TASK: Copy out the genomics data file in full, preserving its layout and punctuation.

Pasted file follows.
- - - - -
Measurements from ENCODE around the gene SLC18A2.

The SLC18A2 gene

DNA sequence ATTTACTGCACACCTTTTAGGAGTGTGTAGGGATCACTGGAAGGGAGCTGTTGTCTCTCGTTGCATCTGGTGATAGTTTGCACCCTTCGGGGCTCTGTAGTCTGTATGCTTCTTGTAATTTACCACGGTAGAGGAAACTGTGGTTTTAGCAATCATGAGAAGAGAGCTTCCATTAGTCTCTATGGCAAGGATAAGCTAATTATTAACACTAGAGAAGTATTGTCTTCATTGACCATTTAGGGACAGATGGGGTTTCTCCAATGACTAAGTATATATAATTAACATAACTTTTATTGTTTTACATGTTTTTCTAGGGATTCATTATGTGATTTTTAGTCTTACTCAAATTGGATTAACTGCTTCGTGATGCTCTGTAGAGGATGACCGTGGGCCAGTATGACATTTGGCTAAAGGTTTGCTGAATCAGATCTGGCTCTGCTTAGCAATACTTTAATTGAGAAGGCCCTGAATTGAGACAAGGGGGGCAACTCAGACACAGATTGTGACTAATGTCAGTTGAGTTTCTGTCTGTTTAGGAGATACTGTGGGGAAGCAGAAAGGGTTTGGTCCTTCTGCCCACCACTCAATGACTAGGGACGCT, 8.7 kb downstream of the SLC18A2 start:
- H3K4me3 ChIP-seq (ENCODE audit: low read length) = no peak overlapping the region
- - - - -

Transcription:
Measurements from ENCODE around the gene SLC18A2.

The SLC18A2 gene

DNA sequence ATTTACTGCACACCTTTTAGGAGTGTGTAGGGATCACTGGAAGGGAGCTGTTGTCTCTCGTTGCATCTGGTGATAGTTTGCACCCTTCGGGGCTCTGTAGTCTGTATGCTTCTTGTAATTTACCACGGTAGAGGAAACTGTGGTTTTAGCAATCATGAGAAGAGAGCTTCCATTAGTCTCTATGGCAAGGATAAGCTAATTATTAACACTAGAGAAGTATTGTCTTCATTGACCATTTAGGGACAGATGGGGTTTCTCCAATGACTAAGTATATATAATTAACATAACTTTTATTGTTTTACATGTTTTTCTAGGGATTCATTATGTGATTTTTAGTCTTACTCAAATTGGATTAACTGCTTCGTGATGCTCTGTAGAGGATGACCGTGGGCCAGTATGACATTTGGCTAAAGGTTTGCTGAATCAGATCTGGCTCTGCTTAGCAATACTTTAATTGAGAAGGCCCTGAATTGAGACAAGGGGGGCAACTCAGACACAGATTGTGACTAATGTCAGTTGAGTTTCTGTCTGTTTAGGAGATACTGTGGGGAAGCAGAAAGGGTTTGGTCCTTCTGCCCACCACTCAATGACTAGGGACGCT, 8.7 kb downstream of the SLC18A2 start:
- H3K4me3 ChIP-seq (ENCODE audit: low read length) = no peak overlapping the region